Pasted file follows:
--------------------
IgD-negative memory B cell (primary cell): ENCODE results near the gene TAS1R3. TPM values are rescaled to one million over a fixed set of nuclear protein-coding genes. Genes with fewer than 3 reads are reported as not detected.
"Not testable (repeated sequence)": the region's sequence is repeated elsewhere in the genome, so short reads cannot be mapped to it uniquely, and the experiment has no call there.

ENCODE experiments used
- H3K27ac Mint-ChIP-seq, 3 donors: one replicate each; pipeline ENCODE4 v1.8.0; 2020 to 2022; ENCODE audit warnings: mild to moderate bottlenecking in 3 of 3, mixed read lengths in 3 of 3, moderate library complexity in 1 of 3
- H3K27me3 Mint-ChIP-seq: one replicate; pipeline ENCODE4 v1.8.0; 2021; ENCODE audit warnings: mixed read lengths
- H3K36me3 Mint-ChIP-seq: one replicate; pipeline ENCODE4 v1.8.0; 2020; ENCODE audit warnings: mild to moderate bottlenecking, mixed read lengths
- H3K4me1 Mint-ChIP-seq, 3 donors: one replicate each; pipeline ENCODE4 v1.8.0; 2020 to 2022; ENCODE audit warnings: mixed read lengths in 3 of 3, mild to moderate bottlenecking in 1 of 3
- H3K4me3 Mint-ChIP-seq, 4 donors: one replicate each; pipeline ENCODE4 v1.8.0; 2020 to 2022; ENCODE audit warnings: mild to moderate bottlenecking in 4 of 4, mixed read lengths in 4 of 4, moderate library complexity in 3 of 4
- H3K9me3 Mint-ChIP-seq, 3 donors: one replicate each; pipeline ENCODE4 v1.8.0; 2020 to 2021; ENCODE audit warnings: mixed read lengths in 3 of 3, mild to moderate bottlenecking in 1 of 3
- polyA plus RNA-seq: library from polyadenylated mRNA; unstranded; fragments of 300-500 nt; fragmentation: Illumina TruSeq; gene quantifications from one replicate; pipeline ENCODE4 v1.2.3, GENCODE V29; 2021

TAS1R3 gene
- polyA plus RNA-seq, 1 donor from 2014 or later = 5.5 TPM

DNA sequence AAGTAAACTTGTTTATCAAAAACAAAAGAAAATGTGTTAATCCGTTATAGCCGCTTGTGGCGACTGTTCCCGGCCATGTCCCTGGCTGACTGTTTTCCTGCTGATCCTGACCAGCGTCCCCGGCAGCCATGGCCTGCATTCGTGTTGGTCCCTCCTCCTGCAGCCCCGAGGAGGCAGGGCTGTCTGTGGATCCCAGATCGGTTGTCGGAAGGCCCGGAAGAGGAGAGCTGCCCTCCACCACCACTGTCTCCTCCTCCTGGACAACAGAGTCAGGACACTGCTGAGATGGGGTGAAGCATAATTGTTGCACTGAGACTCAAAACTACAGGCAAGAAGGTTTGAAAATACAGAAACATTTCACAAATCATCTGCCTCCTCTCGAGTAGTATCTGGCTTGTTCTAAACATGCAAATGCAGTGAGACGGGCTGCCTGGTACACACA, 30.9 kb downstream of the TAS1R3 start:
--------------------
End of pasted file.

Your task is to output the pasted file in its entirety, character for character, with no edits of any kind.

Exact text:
IgD-negative memory B cell (primary cell): ENCODE results near the gene TAS1R3. TPM values are rescaled to one million over a fixed set of nuclear protein-coding genes. Genes with fewer than 3 reads are reported as not detected.
"Not testable (repeated sequence)": the region's sequence is repeated elsewhere in the genome, so short reads cannot be mapped to it uniquely, and the experiment has no call there.

ENCODE experiments used
- H3K27ac Mint-ChIP-seq, 3 donors: one replicate each; pipeline ENCODE4 v1.8.0; 2020 to 2022; ENCODE audit warnings: mild to moderate bottlenecking in 3 of 3, mixed read lengths in 3 of 3, moderate library complexity in 1 of 3
- H3K27me3 Mint-ChIP-seq: one replicate; pipeline ENCODE4 v1.8.0; 2021; ENCODE audit warnings: mixed read lengths
- H3K36me3 Mint-ChIP-seq: one replicate; pipeline ENCODE4 v1.8.0; 2020; ENCODE audit warnings: mild to moderate bottlenecking, mixed read lengths
- H3K4me1 Mint-ChIP-seq, 3 donors: one replicate each; pipeline ENCODE4 v1.8.0; 2020 to 2022; ENCODE audit warnings: mixed read lengths in 3 of 3, mild to moderate bottlenecking in 1 of 3
- H3K4me3 Mint-ChIP-seq, 4 donors: one replicate each; pipeline ENCODE4 v1.8.0; 2020 to 2022; ENCODE audit warnings: mild to moderate bottlenecking in 4 of 4, mixed read lengths in 4 of 4, moderate library complexity in 3 of 4
- H3K9me3 Mint-ChIP-seq, 3 donors: one replicate each; pipeline ENCODE4 v1.8.0; 2020 to 2021; ENCODE audit warnings: mixed read lengths in 3 of 3, mild to moderate bottlenecking in 1 of 3
- polyA plus RNA-seq: library from polyadenylated mRNA; unstranded; fragments of 300-500 nt; fragmentation: Illumina TruSeq; gene quantifications from one replicate; pipeline ENCODE4 v1.2.3, GENCODE V29; 2021

TAS1R3 gene
- polyA plus RNA-seq, 1 donor from 2014 or later = 5.5 TPM

DNA sequence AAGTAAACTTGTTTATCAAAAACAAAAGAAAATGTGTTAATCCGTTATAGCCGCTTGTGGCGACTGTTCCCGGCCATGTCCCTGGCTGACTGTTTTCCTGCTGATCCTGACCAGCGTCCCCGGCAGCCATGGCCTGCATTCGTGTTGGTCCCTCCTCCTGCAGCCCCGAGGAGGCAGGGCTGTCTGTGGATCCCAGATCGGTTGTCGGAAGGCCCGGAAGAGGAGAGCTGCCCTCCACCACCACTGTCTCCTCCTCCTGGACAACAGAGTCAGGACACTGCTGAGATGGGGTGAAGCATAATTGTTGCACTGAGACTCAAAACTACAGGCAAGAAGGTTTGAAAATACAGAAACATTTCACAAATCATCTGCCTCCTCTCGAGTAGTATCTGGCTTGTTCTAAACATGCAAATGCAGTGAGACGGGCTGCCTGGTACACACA, 30.9 kb downstream of the TAS1R3 start: